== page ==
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What Coverage and Financing is at Risk Under a Repeal of the ACA Medicaid Expansion?

As discussion about repeal of the Affordable Care Act (ACA) unfolds, questions emerge about how a repeal may affect Medicaid. The specific effects would depend on many factors that are currently unknown, including whether there is a replacement for the ACA, what happens to federal Medicaid expansion funding, and whether broader changes to the underlying financing structure of the Medicaid program are made. While it is difficult to quantify the specific effects of a repeal given these unknowns, this issue brief examines the changes in coverage and financing that have occurred under the Medicaid expansion to provide insight into the potential scope of coverage and funding that may be at risk under a repeal. It finds:

  • In 2015, an estimated 11 million enrollees were adults made newly eligible by the expansion who could be at risk for losing Medicaid coverage. However, the scope of coverage losses among this group would depend on the specifics of the repeal and any replacement plan as well as actions by individual states. The Medicaid expansion made many parents and other adults newly eligible for the program, as there was no option for states to cover most adults without children through Medicaid before the expansion. This eligibility expansion, along with outreach and enrollment efforts associated with the ACA, led to large increases in Medicaid enrollment. Between Summer 2013, just prior to the ACA, and September 2016, there was a net increase in Medicaid and CHIP enrollment of 15.7 million people. In 2015, an estimated 11 million Medicaid enrollees were adults made newly eligible by the expansion. This number has likely continued to grow since 2015 as enrollment has continued to increase and additional states have expanded, including Louisiana and Montana.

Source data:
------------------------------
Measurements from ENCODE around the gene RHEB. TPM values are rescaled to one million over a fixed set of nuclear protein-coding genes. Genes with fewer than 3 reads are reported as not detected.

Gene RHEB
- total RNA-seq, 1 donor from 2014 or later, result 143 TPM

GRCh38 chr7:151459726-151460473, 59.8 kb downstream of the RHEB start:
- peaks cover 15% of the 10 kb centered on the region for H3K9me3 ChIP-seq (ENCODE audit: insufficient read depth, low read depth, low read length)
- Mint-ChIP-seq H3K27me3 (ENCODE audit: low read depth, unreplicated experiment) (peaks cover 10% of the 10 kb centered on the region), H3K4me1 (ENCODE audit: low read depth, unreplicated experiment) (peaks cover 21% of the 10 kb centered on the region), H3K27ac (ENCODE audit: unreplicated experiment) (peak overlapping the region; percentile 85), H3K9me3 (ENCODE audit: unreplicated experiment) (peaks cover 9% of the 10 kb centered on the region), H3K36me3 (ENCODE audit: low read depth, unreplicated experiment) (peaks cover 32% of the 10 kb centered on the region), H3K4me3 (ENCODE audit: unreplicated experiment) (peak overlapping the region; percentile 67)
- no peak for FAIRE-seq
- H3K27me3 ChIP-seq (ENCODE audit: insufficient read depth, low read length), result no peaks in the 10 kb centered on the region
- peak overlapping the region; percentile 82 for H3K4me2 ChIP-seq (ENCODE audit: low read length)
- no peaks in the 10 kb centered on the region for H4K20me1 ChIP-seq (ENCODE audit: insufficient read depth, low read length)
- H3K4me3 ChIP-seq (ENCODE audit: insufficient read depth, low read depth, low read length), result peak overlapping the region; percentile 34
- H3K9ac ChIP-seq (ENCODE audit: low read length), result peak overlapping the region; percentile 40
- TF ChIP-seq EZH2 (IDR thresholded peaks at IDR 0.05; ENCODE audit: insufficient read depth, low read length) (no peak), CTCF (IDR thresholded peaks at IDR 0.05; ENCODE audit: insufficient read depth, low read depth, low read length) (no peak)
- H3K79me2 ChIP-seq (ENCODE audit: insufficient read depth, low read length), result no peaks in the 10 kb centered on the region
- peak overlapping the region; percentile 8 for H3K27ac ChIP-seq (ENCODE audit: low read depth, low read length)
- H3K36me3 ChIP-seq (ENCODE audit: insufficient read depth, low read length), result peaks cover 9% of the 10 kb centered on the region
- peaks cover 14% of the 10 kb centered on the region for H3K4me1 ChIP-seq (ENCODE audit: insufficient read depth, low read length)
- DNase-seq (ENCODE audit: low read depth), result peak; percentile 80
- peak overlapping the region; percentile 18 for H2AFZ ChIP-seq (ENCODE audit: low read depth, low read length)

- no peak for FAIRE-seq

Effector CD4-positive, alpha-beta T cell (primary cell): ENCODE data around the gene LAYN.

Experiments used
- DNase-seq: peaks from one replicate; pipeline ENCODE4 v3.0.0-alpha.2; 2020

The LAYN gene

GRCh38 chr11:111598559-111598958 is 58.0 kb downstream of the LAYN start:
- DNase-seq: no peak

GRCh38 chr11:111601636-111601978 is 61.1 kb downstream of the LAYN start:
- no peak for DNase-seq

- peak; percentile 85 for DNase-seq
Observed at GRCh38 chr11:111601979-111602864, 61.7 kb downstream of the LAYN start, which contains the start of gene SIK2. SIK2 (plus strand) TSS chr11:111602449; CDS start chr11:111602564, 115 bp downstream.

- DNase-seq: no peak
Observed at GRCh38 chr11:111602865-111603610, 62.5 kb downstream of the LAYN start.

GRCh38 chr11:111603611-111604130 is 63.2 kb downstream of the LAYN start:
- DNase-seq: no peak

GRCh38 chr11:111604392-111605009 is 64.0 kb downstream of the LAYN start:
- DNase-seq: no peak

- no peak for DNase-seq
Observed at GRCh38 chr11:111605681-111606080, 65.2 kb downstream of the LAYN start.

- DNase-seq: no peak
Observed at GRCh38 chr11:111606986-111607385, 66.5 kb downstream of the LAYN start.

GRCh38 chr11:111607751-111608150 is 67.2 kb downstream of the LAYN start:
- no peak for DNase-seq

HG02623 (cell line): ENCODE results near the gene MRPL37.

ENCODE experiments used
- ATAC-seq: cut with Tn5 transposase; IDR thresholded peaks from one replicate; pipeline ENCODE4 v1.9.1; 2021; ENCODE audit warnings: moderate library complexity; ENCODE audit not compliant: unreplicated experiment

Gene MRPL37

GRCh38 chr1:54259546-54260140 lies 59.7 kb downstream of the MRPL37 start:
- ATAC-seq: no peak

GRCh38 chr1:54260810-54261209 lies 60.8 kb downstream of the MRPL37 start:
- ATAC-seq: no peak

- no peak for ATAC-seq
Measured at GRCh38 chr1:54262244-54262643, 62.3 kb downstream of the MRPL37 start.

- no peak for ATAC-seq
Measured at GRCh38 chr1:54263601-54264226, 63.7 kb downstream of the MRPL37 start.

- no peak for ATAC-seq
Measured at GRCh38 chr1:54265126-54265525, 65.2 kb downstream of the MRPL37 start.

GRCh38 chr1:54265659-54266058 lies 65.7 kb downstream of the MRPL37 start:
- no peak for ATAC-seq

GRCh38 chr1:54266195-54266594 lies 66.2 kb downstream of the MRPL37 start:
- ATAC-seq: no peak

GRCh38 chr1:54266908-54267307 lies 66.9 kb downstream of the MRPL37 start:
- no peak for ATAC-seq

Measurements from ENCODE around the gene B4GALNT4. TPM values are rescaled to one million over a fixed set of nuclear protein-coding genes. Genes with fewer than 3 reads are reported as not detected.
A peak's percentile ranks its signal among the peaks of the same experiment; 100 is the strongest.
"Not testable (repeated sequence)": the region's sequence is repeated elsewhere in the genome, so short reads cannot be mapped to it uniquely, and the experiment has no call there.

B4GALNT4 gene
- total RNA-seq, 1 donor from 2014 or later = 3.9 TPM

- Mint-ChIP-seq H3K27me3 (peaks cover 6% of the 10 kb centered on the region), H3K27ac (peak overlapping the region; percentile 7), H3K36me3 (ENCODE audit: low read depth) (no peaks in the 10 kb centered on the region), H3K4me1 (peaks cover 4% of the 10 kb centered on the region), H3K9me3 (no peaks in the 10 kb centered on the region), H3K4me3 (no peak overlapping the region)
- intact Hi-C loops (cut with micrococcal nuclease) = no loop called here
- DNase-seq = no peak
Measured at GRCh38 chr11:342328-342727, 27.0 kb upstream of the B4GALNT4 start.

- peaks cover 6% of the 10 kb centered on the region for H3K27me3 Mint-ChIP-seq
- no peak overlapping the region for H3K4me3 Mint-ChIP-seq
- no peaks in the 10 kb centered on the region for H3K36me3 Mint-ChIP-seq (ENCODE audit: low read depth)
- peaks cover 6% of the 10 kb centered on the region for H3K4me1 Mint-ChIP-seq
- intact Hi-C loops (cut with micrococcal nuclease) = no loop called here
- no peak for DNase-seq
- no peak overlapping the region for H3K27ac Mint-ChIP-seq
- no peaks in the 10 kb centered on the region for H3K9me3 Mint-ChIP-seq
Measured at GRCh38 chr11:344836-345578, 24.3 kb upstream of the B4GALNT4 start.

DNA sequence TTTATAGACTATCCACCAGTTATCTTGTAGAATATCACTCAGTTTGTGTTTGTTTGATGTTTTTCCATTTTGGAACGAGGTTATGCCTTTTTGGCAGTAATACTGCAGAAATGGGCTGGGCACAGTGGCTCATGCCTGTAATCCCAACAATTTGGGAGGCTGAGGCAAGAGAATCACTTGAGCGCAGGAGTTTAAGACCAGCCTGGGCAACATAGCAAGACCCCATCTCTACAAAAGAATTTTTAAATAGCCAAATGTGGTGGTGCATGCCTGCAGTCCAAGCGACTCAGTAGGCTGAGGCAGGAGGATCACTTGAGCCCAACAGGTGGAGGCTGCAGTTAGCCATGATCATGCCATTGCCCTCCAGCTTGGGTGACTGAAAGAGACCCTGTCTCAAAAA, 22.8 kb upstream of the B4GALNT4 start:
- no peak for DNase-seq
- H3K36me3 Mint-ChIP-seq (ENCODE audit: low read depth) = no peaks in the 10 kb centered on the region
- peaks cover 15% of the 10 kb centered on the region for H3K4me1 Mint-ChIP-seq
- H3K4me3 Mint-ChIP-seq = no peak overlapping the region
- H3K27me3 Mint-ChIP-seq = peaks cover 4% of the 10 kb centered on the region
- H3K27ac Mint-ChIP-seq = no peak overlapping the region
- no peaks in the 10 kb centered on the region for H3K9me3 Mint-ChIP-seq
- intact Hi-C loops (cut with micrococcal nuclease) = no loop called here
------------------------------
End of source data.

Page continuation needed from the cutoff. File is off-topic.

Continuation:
• Loss of Medicaid coverage could reverse the progress in reducing the uninsured. The Medicaid enrollment gains contributed to a fall in the uninsured rate among nonelderly individuals, which declined from 16.6% in 2013 to a historic low of 10% in 2016.
  • As a result of the enhanced federal funding for expansion, expansion states have received $79 billion in federal funding from January 2014 through June 2015. The ACA Medicaid expansion provides enhanced federal funding for newly eligible adults with no or little state matching dollars. Alaska, Louisiana and Montana, had not claimed spending for the expansion group during this period.

Why did the ACA Expand Medicaid?

The ACA’s coverage provisions built on and attempted to fill gaps in an insurance system that left many without affordable coverage. This system had built up over time and included employer-based coverage for many—but not all—workers and their families, Medicaid coverage for certain categories of low-income people, directly-purchased coverage for a small number of people who bought policies on the non-group market, and Medicare for most people over age 65 as well as some younger people with disabilities. Under this system, many were ineligible for coverage or could not afford coverage that was available. In 2013, 44 million nonelderly people were uninsured. The majority who lacked coverage were poor and low-income adults (28% of the non-elderly uninsured had incomes below poverty and 62% had incomes below 200% of poverty in 2013). The main reason that most people said they lacked coverage was cost.1